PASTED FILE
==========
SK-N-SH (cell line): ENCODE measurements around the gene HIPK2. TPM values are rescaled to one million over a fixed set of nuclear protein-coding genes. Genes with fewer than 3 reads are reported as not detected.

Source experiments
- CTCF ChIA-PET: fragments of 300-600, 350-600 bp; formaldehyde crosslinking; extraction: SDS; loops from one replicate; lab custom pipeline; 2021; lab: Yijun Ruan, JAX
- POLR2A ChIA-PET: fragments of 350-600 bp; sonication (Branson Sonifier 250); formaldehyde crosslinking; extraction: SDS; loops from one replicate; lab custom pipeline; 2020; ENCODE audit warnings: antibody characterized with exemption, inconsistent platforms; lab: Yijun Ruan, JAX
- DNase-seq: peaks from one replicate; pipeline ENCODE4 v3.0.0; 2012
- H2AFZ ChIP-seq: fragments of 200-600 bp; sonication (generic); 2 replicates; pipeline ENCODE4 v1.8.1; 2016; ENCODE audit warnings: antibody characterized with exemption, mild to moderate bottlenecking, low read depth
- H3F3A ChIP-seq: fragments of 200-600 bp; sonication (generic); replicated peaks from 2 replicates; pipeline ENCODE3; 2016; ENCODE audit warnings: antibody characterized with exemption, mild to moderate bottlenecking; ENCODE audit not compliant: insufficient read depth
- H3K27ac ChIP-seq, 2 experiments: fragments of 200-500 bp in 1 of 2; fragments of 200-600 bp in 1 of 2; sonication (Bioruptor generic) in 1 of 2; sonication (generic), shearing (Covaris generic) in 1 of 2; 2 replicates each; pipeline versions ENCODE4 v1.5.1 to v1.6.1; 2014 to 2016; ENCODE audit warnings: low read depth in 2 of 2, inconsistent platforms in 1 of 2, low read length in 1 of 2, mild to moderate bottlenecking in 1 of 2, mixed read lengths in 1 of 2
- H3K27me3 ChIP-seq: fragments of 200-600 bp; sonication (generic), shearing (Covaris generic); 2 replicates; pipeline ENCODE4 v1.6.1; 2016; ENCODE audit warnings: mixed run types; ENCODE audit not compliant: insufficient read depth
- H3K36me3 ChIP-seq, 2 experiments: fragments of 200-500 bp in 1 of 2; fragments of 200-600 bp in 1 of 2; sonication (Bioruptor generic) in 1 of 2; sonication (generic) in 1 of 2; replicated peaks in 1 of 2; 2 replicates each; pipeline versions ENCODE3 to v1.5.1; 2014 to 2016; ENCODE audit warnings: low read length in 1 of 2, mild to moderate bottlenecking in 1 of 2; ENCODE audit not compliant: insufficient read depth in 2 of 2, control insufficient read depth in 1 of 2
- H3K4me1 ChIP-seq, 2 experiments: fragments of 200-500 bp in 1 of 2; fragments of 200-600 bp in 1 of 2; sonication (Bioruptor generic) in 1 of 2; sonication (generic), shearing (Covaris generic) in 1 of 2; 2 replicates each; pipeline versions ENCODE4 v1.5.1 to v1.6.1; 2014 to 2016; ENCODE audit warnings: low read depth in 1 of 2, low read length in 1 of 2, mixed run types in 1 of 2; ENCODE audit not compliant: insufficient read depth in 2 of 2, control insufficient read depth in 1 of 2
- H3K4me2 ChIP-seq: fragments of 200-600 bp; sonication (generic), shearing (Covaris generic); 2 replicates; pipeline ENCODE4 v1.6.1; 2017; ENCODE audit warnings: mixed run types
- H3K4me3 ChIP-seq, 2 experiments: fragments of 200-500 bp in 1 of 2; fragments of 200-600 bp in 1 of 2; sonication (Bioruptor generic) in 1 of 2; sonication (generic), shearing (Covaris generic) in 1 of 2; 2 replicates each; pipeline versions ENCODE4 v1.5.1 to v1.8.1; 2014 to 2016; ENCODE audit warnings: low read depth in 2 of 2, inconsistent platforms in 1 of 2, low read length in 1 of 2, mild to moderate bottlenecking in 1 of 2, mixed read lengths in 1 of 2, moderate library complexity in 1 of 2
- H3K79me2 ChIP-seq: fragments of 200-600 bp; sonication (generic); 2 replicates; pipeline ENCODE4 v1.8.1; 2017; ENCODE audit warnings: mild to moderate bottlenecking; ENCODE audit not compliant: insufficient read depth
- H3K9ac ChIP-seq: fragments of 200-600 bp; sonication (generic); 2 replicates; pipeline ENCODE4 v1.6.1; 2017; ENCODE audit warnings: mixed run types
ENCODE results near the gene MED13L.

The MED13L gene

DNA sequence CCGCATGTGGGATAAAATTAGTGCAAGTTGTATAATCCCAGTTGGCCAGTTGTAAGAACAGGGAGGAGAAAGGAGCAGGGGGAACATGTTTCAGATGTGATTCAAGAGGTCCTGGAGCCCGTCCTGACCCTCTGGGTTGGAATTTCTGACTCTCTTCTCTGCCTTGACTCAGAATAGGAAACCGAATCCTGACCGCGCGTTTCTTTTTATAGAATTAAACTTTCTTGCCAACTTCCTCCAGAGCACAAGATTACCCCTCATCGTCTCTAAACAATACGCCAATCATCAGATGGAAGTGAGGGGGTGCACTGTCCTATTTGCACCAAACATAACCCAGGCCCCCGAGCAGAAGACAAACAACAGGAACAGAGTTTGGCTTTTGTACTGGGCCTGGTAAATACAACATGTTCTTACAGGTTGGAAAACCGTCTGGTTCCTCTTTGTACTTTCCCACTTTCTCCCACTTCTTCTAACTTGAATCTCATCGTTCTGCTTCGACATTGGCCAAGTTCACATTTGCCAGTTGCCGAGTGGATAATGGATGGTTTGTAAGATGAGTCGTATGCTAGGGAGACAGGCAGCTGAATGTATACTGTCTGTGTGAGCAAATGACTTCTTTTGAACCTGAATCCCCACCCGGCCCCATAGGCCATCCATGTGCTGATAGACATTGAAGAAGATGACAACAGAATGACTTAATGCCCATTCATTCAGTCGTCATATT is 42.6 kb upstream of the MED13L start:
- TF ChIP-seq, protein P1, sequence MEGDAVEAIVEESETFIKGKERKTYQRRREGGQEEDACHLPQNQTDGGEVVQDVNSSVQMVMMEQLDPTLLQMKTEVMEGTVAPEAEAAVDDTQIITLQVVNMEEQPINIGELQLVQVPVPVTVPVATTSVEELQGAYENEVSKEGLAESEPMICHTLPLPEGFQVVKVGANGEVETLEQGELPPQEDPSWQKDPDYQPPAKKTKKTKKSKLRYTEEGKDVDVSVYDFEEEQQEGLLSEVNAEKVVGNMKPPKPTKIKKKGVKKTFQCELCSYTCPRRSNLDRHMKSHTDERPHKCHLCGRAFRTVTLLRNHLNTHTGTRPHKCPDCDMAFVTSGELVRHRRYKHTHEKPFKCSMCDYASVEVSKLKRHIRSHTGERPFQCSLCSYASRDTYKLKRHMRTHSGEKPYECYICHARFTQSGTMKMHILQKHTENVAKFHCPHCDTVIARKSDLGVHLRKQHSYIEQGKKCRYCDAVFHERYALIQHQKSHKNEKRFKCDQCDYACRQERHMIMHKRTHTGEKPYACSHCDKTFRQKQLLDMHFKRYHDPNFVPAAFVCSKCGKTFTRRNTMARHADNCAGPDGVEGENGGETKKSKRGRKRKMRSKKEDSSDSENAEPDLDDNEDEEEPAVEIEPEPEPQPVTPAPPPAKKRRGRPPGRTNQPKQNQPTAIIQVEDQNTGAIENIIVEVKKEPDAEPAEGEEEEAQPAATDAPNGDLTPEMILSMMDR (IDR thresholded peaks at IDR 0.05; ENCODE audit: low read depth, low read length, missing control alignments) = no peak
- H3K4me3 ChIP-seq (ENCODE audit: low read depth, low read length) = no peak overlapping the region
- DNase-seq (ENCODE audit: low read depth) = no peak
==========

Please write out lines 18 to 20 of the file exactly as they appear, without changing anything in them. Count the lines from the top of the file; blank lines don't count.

DNA sequence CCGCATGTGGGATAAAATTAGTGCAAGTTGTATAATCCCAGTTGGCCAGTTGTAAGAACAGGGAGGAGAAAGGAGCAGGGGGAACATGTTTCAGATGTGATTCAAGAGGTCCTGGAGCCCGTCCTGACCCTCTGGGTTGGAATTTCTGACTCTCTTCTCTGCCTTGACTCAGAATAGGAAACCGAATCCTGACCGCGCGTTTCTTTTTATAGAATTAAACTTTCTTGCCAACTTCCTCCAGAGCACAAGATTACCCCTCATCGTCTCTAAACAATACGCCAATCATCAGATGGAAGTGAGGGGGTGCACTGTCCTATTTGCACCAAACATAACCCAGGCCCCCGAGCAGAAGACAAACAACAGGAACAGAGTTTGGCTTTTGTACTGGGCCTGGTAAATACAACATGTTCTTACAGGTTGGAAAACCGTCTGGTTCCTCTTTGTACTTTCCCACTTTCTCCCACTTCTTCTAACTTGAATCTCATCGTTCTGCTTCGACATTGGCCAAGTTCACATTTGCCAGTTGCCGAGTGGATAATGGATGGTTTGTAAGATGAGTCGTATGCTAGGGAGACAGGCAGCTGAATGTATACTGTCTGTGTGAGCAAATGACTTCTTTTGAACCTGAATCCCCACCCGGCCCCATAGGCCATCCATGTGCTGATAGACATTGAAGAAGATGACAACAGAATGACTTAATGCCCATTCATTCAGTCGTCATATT is 42.6 kb upstream of the MED13L start:
- TF ChIP-seq, protein P1, sequence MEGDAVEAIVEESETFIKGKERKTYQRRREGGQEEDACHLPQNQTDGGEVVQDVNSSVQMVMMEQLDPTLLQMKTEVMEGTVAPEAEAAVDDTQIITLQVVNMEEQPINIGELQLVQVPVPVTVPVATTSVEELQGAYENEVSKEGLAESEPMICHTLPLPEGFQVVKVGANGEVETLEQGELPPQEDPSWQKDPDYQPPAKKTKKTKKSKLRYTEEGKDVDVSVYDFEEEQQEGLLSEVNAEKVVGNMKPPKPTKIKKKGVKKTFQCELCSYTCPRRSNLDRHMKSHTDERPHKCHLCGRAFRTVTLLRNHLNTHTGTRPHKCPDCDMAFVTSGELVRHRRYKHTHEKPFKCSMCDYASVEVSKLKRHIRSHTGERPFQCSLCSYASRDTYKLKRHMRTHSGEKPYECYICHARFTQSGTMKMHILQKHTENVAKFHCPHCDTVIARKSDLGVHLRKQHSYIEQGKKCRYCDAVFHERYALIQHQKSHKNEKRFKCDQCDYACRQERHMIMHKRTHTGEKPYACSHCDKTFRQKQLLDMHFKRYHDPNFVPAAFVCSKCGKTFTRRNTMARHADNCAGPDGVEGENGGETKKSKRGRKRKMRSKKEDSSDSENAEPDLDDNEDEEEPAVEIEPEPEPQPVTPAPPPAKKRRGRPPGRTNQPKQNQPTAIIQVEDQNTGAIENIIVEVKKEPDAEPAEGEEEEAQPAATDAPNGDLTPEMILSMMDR (IDR thresholded peaks at IDR 0.05; ENCODE audit: low read depth, low read length, missing control alignments) = no peak
- H3K4me3 ChIP-seq (ENCODE audit: low read depth, low read length) = no peak overlapping the region